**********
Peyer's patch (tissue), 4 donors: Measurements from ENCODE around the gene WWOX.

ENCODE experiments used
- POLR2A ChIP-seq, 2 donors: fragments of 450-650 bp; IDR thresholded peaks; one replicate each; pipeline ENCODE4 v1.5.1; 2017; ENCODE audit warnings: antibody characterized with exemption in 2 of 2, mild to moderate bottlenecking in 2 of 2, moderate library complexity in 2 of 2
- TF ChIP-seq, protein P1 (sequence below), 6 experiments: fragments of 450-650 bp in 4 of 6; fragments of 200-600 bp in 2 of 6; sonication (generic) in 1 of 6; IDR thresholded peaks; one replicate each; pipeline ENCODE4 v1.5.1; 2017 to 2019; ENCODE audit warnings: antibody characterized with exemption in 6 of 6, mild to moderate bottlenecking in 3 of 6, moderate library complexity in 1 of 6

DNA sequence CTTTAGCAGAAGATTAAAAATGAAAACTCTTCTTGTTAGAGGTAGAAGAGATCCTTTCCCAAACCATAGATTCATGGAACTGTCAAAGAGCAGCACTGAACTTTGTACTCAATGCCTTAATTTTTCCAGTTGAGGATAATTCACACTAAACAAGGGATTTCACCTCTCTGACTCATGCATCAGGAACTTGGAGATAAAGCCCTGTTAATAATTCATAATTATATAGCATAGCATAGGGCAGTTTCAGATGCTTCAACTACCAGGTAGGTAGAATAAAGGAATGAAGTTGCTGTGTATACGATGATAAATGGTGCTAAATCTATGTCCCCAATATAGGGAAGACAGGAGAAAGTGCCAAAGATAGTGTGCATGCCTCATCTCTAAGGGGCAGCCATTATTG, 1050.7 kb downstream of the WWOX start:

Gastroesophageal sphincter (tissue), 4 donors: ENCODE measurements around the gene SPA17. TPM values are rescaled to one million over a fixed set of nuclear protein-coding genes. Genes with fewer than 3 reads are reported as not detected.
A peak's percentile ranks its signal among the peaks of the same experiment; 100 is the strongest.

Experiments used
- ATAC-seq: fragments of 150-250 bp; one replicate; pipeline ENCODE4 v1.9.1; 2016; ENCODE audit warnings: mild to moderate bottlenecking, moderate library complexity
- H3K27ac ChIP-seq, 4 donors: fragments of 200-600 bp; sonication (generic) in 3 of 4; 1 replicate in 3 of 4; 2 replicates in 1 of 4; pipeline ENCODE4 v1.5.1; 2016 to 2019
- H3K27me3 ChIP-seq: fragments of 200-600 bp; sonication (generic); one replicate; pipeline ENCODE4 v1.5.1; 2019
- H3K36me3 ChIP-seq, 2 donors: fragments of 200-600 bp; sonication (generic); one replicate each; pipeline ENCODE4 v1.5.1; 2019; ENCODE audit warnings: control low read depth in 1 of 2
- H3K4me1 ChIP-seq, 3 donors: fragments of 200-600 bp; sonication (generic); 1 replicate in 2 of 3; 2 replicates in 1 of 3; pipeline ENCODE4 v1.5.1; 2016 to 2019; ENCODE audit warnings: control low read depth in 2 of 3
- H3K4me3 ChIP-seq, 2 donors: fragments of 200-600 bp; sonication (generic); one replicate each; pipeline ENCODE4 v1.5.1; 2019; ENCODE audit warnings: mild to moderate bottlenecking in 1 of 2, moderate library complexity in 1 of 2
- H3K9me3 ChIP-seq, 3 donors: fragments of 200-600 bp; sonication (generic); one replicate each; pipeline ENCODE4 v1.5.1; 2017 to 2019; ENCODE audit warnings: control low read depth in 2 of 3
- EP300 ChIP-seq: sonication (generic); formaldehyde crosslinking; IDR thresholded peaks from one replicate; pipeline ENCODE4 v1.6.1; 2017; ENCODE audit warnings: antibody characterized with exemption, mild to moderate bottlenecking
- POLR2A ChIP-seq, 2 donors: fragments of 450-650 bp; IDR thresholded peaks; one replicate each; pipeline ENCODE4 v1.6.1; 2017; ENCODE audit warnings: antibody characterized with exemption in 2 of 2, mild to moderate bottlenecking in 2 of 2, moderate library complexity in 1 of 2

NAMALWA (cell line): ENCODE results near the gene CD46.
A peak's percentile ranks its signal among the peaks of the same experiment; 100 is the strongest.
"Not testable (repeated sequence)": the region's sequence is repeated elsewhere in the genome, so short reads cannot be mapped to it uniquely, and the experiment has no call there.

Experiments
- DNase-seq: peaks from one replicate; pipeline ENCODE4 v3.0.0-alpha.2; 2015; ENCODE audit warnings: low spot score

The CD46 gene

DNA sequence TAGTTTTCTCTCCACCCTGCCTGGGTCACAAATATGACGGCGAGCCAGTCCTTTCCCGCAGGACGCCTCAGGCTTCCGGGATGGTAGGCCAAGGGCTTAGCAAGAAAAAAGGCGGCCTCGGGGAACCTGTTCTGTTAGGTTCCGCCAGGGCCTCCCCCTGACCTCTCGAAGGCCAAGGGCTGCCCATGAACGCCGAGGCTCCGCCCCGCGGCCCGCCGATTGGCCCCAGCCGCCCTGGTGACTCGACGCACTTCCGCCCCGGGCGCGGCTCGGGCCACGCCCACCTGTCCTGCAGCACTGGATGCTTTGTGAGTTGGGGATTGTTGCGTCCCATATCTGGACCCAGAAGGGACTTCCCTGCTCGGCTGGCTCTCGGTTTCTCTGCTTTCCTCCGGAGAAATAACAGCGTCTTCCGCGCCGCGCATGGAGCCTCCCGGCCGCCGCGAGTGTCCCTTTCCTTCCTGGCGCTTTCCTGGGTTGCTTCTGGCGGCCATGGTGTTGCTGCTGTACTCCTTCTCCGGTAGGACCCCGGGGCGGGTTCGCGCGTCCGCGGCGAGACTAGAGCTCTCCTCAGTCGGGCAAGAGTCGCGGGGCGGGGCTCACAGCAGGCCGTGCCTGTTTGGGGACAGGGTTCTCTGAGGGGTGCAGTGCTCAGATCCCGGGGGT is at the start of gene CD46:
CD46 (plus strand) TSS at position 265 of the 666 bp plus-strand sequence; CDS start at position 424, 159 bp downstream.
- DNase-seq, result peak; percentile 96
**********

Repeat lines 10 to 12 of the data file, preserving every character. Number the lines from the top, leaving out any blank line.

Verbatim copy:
- H3K27ac ChIP-seq, 4 donors: fragments of 200-600 bp; sonication (generic) in 3 of 4; 1 replicate in 3 of 4; 2 replicates in 1 of 4; pipeline ENCODE4 v1.5.1; 2016 to 2019
- H3K27me3 ChIP-seq: fragments of 200-600 bp; sonication (generic); one replicate; pipeline ENCODE4 v1.5.1; 2019
- H3K36me3 ChIP-seq, 2 donors: fragments of 200-600 bp; sonication (generic); one replicate each; pipeline ENCODE4 v1.5.1; 2019; ENCODE audit warnings: control low read depth in 1 of 2